Welcome to the fifth in my series of blog posts presenting my takeaways from podcasts I’ve recently enjoyed. If there’s a podcast you enjoy on a regular basis, feel free to let me know about it in the comments below.
Here are two episodes I listened to recently, along with “my takeaways” from each.
1. TED Talks Business – Carol F. Cohen, “How to get back to work after a career break.”
My takeaways: When you are “relaunching” your own career after a break, here are some tips:
- Get out of the house. You need to socialize and talk to people.
- Talk to everyone. Let everyone you know or meet know you are interested in getting back to work.
- Be prepared to have a lot of conversations that go nowhere.
Many financial and engineering companies are offering paid Reentry Internship positions for older, experienced workers who are relaunching their careers. They realize that these older workers will be very committed because they’ve already gone through the “taking time off” period that many younger workers may not have done yet.
Businesses are also starting Veteran Reentry programs, based on the Reentry Internship programs at their, or other, companies.
If you are relaunching your career, consider going to a business that doesn’t have a program and offering to be a paid intern to get your foot in the door and prove yourself.
2. The Accidental Creative – March 8, 2016: Jay Baer Teaches Us to Hug Our Haters
My takeaways: There are two types of complainers when it comes to business complaints.
First, the Offstage/Private complainer is the one who sends an email or letter. This person just wants an answer. Don’t let this person wait too long for an answer or they will assume you’ve blown them off.
Second, the Onstage/Public complainer is the one who posts on social media sites like Yelp, or Amazon, or Tweets to you, or posts to your Facebook page. This person is not really expecting an answer. They want an audience.
The second type of complainer doesn’t expect a response, so if you actually respond, it’s disarming to them. Now you have a chance to win them over.
If the Onstage complainer is someone who is just looking to cause trouble in public, don’t respond to them more than twice in public. The first time you respond will likely be something like “I’m sorry you had a bad experience with our product or service. What could we do to improve it?” If they respond back negatively again, you can respond civilly one more time with a note such as “Would you like to talk offline about the problem so we can find some way of improving the situation?” If the person responds negatively again, and is obviously not interested in a productive conversation, you should just walk away at this point.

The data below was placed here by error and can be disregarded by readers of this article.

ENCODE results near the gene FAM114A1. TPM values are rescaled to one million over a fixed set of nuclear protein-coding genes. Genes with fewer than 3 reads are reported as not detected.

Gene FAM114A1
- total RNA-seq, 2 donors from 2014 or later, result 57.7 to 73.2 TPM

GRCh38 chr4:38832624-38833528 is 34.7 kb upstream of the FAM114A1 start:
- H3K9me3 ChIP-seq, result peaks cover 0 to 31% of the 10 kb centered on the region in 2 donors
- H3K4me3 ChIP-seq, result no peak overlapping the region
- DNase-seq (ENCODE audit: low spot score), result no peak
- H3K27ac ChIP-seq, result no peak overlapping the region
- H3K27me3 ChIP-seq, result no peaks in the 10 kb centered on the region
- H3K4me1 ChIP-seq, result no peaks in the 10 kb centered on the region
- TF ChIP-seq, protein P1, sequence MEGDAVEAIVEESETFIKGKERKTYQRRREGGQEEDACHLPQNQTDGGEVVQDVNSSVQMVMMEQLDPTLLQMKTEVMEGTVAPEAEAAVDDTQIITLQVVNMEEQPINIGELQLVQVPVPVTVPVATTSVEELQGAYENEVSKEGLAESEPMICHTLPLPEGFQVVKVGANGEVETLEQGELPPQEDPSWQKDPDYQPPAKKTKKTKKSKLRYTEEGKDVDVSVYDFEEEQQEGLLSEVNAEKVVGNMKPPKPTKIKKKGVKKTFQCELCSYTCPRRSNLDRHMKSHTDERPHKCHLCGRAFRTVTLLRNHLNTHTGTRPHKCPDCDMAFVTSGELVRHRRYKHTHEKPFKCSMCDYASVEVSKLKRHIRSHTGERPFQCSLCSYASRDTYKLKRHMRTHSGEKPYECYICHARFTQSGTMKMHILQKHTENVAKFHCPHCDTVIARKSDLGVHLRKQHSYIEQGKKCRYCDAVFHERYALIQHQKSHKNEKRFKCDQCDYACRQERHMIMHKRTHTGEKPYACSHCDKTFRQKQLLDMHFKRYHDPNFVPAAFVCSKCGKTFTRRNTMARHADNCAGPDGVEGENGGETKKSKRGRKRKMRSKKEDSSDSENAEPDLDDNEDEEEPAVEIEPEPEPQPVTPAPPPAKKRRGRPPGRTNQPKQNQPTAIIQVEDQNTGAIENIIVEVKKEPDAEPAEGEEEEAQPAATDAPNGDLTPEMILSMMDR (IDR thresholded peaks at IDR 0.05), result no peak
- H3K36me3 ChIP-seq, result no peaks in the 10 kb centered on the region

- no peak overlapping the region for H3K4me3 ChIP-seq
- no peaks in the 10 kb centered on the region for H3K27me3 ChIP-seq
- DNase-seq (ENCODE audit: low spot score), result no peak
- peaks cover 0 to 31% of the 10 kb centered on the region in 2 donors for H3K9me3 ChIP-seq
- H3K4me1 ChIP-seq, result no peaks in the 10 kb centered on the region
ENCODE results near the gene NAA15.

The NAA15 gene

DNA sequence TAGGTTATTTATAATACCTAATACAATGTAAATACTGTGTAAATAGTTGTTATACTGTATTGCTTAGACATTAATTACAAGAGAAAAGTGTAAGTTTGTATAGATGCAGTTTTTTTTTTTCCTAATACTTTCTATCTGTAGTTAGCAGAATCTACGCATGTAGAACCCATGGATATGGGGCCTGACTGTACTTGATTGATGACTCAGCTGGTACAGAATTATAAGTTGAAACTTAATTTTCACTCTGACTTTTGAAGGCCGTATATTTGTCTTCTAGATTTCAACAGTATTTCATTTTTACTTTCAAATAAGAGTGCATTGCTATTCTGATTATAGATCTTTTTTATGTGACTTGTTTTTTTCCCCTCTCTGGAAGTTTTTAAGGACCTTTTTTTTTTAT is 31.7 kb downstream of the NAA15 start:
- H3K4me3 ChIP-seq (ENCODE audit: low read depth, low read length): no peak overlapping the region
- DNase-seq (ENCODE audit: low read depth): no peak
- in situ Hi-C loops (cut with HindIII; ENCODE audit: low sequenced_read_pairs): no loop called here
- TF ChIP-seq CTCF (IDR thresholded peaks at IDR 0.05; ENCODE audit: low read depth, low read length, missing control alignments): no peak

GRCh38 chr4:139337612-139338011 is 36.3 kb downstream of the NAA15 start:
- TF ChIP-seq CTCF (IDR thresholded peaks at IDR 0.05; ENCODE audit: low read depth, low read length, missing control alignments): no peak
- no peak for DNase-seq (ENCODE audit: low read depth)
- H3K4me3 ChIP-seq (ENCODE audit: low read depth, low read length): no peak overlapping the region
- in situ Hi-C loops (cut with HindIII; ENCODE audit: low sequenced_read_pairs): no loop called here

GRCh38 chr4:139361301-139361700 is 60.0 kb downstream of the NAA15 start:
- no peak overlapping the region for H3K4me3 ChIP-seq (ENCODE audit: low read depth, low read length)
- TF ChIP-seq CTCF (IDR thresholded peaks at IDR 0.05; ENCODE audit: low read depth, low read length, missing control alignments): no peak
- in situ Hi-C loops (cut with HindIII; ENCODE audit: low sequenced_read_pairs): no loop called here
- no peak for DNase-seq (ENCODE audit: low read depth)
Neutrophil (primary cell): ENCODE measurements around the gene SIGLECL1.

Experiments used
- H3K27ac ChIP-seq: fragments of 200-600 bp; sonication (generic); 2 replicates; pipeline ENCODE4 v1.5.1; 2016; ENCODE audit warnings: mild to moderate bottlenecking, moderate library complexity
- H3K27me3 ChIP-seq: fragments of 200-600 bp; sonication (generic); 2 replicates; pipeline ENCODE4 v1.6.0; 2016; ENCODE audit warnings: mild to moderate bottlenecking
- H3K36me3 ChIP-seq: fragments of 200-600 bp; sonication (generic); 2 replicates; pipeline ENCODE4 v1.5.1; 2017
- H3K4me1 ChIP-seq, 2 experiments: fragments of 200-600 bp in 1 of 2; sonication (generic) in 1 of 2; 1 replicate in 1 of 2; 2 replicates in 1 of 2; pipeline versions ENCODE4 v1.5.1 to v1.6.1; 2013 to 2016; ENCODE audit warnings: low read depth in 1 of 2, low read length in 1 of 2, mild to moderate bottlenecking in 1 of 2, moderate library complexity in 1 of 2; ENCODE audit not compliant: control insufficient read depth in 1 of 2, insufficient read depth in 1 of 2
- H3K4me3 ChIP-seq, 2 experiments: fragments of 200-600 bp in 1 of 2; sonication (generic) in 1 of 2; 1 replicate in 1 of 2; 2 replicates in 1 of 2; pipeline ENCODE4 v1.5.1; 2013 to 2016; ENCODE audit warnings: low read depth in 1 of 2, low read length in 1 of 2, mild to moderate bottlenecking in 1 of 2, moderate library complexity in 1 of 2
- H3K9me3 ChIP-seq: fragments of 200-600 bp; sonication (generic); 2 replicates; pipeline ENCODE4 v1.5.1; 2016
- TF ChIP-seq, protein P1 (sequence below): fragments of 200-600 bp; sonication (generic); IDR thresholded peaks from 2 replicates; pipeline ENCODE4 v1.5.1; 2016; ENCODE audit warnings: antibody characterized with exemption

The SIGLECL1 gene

Anyone who is following the conversation will see that you have done your best to address a potential issue, but that the person is just a hater. The hater’s responses will reflect worse on them than on you.
By responding civilly to Onstsage criticisms, you bring humanity to a situation and can make connections with a customer who’s had a bad experience. You give a human face to your company.
Accept criticisms. Anyone who offers criticisms is giving you free market research. Embrace it.
If you want to listen to the entire interviews on these podcast episodes, just click on the links I included.
I’m always on the lookout for podcasts to enjoy. Know of one you think I’d appreciate? Share this post on Twitter using the button below and tag me @bernadettegeyer to share your favorite podcasts with me! Maybe I’ll review it in a future blog post.
Bernadette Geyer provides writing, copy editing, and translation services for small businesses, entrepreneurs, and writers. She also leads online workshops on a variety of topics for small businesses and writers. Geyer likes being a small fish in a big pond, and enjoys helping others move to bigger ponds themselves. Subscribe to her monthly news from the big pond if you’re interested in professional growth.
Geyer’s No Time Guide series of online guides for small businesses offers simple, jargon-free guides to small business owners who want to grow their business, but don’t have a lot of time.